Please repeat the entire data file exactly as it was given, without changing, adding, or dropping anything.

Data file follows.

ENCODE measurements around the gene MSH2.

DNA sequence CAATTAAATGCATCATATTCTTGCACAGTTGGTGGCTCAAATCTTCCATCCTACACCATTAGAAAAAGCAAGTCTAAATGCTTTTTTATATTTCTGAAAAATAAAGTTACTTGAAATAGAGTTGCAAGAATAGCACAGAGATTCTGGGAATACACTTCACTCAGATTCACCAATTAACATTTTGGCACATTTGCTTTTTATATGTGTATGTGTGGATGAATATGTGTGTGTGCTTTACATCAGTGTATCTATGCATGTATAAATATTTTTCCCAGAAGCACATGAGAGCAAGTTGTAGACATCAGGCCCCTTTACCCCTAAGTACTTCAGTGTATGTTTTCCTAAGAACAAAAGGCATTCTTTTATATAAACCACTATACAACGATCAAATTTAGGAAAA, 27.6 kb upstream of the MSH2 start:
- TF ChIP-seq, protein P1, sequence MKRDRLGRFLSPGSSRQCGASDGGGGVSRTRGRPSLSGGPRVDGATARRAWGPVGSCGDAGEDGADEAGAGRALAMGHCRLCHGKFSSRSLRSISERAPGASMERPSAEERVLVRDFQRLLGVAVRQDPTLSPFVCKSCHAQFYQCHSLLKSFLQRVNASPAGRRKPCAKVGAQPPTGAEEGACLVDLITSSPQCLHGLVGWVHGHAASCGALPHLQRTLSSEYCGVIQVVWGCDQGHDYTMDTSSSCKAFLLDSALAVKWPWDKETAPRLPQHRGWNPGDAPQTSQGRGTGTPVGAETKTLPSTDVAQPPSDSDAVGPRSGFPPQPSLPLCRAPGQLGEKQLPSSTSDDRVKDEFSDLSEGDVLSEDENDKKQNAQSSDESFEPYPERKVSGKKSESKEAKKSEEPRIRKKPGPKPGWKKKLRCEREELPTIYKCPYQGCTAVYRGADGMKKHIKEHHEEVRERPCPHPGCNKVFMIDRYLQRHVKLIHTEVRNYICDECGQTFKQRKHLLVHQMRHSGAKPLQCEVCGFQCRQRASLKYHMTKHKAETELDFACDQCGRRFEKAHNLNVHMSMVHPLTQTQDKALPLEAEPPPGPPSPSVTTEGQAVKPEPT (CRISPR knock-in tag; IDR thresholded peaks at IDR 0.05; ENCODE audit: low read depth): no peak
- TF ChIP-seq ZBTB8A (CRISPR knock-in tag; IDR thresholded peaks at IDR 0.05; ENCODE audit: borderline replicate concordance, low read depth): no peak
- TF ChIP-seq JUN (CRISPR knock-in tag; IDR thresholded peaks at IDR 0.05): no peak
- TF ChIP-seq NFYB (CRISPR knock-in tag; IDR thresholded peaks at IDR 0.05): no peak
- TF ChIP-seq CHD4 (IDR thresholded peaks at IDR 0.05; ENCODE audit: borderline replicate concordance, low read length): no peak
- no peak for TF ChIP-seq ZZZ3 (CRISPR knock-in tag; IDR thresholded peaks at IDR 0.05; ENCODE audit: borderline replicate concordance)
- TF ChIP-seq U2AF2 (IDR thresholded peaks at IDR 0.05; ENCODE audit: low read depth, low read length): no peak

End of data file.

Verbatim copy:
ENCODE measurements around the gene MSH2.

DNA sequence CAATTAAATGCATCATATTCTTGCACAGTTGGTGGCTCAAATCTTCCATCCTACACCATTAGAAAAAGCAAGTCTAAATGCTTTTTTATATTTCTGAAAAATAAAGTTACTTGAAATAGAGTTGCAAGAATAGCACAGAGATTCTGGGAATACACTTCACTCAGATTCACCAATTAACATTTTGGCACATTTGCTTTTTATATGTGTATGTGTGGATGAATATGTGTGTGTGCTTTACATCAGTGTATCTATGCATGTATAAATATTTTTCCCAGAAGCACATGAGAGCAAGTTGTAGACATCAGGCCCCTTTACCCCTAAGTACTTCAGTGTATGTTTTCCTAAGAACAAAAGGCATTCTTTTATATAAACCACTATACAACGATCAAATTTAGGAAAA, 27.6 kb upstream of the MSH2 start:
- TF ChIP-seq, protein P1, sequence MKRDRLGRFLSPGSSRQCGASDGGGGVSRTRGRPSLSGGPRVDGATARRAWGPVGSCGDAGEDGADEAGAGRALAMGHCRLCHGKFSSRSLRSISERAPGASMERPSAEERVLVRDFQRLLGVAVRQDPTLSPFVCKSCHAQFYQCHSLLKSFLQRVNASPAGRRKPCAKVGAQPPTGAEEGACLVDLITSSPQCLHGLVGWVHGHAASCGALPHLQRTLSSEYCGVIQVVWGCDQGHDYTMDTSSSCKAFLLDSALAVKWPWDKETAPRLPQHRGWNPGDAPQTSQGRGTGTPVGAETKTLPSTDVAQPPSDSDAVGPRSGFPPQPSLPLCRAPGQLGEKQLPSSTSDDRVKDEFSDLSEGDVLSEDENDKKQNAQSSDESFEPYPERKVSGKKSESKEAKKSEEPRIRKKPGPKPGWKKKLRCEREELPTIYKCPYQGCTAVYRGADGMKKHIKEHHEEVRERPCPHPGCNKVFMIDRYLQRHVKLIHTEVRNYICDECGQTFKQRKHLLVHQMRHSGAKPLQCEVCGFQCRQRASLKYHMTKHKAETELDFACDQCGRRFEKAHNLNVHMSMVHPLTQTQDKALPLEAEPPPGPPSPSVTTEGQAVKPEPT (CRISPR knock-in tag; IDR thresholded peaks at IDR 0.05; ENCODE audit: low read depth): no peak
- TF ChIP-seq ZBTB8A (CRISPR knock-in tag; IDR thresholded peaks at IDR 0.05; ENCODE audit: borderline replicate concordance, low read depth): no peak
- TF ChIP-seq JUN (CRISPR knock-in tag; IDR thresholded peaks at IDR 0.05): no peak
- TF ChIP-seq NFYB (CRISPR knock-in tag; IDR thresholded peaks at IDR 0.05): no peak
- TF ChIP-seq CHD4 (IDR thresholded peaks at IDR 0.05; ENCODE audit: borderline replicate concordance, low read length): no peak
- no peak for TF ChIP-seq ZZZ3 (CRISPR knock-in tag; IDR thresholded peaks at IDR 0.05; ENCODE audit: borderline replicate concordance)
- TF ChIP-seq U2AF2 (IDR thresholded peaks at IDR 0.05; ENCODE audit: low read depth, low read length): no peak